Speaking to the role of economists, Zidar cited an American Economic Review essay by Nobel Laureate Esther Duflo that argues economists should approach their work like plumbers — as technicians committed to understanding how a policy will play out from beginning to end.

“I think Duflo’s absolutely right,” said Zidar. ”I think of economists as engineers. If you want to build a bridge, it’s our job to give you the best numbers, tell you what’s possible, and give a sense of what problems may arise and what is likely to happen in the real world. If we tell you what you want to hear rather than the truth, things won’t work out well for anyone.”

An early interest in debates about inequality

The oldest of six siblings, Zidar was born in Chicago but spent his childhood moving around the Midwest for his father’s job as a salesman with Burlington Northern Railroad. In 2000, the family moved to Houston when another company Zidar’s father worked for was bought by Enron. A year later, Enron experienced one of the most dramatic and scandalous corporate bankruptcies in history.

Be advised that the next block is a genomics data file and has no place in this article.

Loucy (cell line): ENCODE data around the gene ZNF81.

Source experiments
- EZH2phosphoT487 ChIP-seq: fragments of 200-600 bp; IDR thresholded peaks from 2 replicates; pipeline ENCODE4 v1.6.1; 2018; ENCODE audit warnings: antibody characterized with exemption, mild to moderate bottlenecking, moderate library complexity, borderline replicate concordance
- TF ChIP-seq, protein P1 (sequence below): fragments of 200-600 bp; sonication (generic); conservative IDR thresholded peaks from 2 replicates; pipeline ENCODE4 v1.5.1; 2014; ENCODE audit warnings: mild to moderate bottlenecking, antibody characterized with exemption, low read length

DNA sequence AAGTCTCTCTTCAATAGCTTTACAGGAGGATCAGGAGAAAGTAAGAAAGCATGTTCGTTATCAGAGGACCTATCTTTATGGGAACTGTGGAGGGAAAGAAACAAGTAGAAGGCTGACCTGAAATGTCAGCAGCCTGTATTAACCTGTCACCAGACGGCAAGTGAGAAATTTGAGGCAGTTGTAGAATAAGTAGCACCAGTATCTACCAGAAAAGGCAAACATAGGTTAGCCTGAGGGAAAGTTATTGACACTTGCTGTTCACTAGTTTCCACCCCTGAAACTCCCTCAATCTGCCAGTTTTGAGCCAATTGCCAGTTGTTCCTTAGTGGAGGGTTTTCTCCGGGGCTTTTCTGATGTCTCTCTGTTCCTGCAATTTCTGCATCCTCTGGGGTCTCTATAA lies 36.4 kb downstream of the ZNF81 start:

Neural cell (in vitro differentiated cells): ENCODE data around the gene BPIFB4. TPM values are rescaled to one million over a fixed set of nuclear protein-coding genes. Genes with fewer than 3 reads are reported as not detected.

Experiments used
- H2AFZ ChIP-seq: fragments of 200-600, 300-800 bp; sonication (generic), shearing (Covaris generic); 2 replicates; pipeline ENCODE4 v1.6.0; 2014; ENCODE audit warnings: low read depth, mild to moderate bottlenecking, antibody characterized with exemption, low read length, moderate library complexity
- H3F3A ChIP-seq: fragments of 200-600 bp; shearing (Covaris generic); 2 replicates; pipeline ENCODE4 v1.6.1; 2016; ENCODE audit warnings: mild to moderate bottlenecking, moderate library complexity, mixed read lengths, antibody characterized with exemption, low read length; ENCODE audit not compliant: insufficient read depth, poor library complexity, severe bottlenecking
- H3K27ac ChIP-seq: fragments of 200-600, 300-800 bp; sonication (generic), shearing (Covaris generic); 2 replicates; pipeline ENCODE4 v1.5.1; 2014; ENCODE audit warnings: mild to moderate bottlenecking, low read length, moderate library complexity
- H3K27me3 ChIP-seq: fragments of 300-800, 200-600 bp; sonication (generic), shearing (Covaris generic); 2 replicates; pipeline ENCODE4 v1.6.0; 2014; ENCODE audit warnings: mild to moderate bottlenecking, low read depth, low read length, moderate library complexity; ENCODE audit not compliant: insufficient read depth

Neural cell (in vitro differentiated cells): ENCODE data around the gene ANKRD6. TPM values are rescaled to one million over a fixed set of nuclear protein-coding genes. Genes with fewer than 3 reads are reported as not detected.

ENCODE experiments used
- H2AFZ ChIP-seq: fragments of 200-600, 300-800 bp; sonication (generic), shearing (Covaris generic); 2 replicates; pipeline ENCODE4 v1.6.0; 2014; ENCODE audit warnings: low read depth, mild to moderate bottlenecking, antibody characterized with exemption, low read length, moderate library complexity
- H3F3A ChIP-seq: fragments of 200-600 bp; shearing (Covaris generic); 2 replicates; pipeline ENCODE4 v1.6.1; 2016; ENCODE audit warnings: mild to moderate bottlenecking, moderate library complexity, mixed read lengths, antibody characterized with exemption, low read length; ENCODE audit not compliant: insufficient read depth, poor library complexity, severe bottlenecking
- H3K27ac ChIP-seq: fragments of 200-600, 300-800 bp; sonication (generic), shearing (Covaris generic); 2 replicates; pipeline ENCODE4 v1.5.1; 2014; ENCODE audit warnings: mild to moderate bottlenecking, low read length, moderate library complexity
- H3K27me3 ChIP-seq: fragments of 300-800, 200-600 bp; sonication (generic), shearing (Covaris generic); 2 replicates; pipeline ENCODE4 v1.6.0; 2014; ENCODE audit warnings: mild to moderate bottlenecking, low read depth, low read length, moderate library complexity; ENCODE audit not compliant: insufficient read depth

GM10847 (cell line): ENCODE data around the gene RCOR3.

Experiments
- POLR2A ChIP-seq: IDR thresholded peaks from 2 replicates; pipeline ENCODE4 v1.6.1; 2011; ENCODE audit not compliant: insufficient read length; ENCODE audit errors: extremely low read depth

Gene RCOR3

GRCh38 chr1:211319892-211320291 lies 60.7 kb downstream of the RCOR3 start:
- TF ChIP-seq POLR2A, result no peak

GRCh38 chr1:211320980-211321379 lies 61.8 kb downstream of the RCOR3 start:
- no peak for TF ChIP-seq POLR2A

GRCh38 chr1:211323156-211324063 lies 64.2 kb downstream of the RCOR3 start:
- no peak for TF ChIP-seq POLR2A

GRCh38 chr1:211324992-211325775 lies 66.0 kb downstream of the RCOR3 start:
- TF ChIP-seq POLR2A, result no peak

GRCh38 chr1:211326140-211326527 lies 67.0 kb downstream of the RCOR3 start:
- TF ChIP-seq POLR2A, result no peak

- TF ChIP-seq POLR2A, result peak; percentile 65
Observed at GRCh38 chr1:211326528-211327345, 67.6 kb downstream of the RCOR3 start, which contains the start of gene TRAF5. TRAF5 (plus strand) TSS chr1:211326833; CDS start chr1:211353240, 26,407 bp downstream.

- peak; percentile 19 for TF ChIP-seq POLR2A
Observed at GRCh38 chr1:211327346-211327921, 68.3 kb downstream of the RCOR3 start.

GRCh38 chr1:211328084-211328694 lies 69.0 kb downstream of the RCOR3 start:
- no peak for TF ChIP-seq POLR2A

“The whole crisis happened just as I was applying to colleges, and I remember administrators at some of the schools checking on me because they knew my dad worked for Enron,” Zidar said. Ultimately, Zidar says, his dad’s job was “collateral damage” to the Enron scandal, and the experience showed him how a single company can majorly help or hurt a community and its people.